There have been so many changes in the entertainment business in the past few years, including new networks, cable stations, and so many new shows and independent films.
And yet it’s never been harder to make a living as an actor. How is this possible?
When networks and studios start to fear a lessening in profits due to competition from outlets (Netflix, Hulu, Amazon) who are now producing their own content, they’re going to look for ways to save money. One of their favorites is, and always has been, finding ways to pay actors less for example, hiring fewer actors as series regulars and making more roles non contract “recurring” roles. Further, they’re turning what were formerly full guest star roles (where the actor was hired for the entire episode and paid top of the show) to one day guest star roles where they’re paid a fraction of that rate. And then smaller guest star roles turn into co-star roles and drop in pay accordingly, and so on down the line.
Add to this that, instead of the old model of 22–24 episode seasons, we now have networks opting for “Event TV”: one-off 10–13 episode series that are more competitive with some of the newer outlets models of quality over quantity 6–10 episode seasons. It can now take up to four current shows to equal the number of episodes in what was, until recently, one “typical” network show.
So what is there to do? On the business level, start expressing your grievances surrounding the whole guest star/co-star issue to your union, so that when contracts come up for negotiation, SAG-AFTRA presents a strong united front.
On the creative level—there is hope! Here are two things you can do that will help you not only get a job but have a career.
Do what you do better than anyone
Every actor knows the potentially huge upside of making their own shows, movies and/or web series. Networks and studios have full-time departments that exist to find new talent on YouTube and other publicly sourced media outlets.
But since everyone can make their own content, it means that everyone is—and most of it is awful.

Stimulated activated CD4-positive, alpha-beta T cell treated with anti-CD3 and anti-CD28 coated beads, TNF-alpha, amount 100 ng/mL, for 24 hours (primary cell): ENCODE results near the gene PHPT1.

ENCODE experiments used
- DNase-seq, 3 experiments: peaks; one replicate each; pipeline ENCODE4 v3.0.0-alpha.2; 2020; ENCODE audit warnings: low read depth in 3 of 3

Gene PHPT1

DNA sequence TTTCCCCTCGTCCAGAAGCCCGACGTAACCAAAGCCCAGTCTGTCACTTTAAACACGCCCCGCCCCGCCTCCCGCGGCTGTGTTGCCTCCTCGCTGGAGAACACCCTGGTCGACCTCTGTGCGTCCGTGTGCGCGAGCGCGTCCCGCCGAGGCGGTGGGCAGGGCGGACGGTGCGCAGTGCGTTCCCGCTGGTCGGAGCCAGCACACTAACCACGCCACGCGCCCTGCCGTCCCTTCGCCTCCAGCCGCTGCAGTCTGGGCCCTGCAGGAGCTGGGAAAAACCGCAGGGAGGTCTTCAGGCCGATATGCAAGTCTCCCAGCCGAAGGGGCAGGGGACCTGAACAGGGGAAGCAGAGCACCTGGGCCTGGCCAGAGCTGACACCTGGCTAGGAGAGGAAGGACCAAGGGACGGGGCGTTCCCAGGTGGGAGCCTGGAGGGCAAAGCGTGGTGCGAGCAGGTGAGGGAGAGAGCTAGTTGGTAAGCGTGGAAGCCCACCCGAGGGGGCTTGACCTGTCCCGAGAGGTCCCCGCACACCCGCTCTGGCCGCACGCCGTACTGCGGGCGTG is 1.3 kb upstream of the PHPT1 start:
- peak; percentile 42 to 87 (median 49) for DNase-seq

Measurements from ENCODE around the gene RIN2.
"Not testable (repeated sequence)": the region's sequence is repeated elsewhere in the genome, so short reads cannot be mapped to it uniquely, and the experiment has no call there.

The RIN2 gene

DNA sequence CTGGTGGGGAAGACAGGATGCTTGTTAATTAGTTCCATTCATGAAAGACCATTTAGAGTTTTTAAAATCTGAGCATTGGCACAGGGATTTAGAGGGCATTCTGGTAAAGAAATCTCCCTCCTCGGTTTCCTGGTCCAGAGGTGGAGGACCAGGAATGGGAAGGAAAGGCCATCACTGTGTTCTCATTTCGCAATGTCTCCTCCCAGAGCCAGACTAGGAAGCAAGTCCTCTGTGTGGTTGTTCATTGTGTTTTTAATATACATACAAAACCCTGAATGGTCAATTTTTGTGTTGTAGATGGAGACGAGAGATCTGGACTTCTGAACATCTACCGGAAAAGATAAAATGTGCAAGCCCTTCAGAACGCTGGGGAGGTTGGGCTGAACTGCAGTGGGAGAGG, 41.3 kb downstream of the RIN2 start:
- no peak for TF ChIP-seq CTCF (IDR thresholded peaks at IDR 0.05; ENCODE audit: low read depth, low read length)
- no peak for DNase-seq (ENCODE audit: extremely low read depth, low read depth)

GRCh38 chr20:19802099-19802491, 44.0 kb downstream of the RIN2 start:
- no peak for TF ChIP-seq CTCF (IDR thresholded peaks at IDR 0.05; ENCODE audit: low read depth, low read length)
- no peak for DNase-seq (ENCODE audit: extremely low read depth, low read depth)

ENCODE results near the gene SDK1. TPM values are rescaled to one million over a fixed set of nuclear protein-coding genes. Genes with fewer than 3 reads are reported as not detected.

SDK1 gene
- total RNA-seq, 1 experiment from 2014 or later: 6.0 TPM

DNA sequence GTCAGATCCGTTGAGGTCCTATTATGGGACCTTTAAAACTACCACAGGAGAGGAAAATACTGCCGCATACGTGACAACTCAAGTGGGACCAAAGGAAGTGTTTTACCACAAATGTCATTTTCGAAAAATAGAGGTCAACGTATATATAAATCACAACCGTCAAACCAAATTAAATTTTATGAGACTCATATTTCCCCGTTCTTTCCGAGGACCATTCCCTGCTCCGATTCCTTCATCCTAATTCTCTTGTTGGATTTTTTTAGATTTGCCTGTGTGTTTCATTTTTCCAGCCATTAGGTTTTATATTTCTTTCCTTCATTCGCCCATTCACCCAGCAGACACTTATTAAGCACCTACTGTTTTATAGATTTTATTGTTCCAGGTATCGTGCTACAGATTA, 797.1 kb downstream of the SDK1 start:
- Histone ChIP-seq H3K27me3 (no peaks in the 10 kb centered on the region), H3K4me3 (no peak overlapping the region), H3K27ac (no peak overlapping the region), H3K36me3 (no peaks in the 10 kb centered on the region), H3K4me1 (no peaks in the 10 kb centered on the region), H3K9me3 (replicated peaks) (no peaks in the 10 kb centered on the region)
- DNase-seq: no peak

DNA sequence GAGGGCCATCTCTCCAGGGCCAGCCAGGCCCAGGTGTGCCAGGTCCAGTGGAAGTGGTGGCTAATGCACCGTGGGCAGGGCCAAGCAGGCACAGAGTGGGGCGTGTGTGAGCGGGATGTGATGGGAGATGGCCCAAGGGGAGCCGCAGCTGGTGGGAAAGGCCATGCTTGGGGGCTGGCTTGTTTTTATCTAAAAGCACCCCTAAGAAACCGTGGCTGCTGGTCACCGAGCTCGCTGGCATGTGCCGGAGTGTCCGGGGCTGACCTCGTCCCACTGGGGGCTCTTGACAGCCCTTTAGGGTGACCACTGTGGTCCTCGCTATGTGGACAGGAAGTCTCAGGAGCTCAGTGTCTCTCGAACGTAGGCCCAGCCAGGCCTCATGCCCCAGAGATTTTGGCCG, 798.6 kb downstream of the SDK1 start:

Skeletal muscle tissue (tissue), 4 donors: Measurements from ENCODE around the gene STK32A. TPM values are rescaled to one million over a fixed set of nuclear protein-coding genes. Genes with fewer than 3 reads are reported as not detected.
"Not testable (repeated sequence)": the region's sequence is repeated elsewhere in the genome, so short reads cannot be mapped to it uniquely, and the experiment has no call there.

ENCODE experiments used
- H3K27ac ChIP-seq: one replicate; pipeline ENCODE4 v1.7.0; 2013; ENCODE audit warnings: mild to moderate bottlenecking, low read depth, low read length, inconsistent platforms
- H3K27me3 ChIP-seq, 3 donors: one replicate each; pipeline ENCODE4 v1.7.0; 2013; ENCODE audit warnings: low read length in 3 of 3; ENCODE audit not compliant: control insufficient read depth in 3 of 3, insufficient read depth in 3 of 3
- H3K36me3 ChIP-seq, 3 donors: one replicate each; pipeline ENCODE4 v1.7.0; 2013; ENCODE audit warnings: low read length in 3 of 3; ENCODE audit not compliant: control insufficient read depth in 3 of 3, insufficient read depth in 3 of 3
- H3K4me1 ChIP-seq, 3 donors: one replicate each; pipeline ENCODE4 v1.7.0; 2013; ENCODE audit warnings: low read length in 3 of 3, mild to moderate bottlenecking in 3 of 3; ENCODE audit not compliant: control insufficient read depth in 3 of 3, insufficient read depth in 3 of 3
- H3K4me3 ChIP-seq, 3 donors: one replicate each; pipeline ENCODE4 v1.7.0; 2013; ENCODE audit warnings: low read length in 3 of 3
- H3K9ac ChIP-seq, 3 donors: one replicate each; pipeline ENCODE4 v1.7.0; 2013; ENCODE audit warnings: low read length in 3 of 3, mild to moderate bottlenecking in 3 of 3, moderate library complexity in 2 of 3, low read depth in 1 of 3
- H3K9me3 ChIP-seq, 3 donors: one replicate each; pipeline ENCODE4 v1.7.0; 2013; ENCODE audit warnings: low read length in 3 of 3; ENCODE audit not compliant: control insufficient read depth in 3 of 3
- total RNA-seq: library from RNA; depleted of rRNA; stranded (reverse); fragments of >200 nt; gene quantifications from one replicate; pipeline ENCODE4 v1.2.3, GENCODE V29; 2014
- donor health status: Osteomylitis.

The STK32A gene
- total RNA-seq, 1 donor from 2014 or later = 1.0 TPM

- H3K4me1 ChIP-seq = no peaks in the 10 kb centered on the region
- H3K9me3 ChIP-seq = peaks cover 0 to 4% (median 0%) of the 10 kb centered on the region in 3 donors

Writing is the key. It doesn’t matter how compelling your performance is, if the writing is bad they won’t watch. And don’t assume that because you can act, you can write. Learn to write or hire a solid writer. Also, the stronger the writing the more likely you are to attract better quality people for the other jobs. Established directors respond to good writing and you may be surprised at who you can get. Or hire a hungry, talented aspiring director who knows that directing is more than just pointing the camera at the actors.
Good enough isn’t, not anymore. Make your projects exceptional in all departments; it all winds up reflecting on you.
Learn how to audition
Do you know the basic requirements of getting a job? Can you give a winning, job-getting audition that shows what you have to offer someone else’s words? Can you dig into those words and find where you belong in them, and then bring them to life in a three dimensional, exciting way? Does your intention drive the piece, do your relationships connect you, and do your choices resonate with what is most compelling about you? Can you stand tall and be a strong presence that instills confidence in the strangers watching you? Does your work allow you to feel like you truly belong in that room?
Do you actually know the boxes that are being checked (or not) as you’re auditioning?
The answer at this point from casting is a resounding “no!” The majority of actors called in because of their work in self-generated projects don’t have the knowledge or skill to book a job in someone else’s project—and that has to change if you’re going to have a career in film and TV.
There are no short cuts. You have to be great at so many things these days to work as an actor. But to those who are truly called to acting as their life’s work, this couldn’t be more exciting news.
You've auditioned—now what? Watch the video below for post-audition advice! And check out our television audition listings!
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and do not necessarily reflect the opinions of Backstage or its staff.